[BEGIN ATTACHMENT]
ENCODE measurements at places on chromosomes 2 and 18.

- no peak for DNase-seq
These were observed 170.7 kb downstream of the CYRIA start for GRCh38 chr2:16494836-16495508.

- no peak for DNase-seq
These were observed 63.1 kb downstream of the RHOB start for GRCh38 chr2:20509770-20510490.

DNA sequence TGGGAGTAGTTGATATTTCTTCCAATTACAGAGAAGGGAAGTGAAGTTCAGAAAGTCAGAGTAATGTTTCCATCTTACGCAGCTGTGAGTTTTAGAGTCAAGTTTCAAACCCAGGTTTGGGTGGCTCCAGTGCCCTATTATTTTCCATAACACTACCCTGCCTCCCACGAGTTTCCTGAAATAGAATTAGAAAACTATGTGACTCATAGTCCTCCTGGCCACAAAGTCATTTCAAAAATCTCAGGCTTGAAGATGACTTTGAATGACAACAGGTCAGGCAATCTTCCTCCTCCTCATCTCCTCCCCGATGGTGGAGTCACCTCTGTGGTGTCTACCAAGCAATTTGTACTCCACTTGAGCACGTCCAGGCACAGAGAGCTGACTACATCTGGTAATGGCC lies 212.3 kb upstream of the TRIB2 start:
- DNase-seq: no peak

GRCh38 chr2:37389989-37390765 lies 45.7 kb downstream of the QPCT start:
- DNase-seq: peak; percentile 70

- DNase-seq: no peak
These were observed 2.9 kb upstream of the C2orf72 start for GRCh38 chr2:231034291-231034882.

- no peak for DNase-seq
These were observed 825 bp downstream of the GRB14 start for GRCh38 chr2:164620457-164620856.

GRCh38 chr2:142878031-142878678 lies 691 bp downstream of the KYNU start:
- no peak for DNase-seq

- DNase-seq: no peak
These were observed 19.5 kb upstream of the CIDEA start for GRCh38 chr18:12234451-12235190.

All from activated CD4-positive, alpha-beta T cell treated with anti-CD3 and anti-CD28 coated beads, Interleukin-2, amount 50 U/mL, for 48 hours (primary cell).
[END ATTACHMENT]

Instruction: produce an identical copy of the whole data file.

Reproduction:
ENCODE measurements at places on chromosomes 2 and 18.

- no peak for DNase-seq
These were observed 170.7 kb downstream of the CYRIA start for GRCh38 chr2:16494836-16495508.

- no peak for DNase-seq
These were observed 63.1 kb downstream of the RHOB start for GRCh38 chr2:20509770-20510490.

DNA sequence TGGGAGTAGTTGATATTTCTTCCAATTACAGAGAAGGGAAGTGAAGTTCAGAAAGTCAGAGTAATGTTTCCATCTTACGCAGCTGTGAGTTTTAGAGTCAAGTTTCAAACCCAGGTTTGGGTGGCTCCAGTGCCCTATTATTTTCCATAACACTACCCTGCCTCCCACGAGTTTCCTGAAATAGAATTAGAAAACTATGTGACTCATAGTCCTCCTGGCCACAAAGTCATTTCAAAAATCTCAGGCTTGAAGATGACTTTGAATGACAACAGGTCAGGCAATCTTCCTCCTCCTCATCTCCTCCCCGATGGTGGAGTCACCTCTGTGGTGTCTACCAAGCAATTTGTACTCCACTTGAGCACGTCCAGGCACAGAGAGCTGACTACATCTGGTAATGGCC lies 212.3 kb upstream of the TRIB2 start:
- DNase-seq: no peak

GRCh38 chr2:37389989-37390765 lies 45.7 kb downstream of the QPCT start:
- DNase-seq: peak; percentile 70

- DNase-seq: no peak
These were observed 2.9 kb upstream of the C2orf72 start for GRCh38 chr2:231034291-231034882.

- no peak for DNase-seq
These were observed 825 bp downstream of the GRB14 start for GRCh38 chr2:164620457-164620856.

GRCh38 chr2:142878031-142878678 lies 691 bp downstream of the KYNU start:
- no peak for DNase-seq

- DNase-seq: no peak
These were observed 19.5 kb upstream of the CIDEA start for GRCh38 chr18:12234451-12235190.

All from activated CD4-positive, alpha-beta T cell treated with anti-CD3 and anti-CD28 coated beads, Interleukin-2, amount 50 U/mL, for 48 hours (primary cell).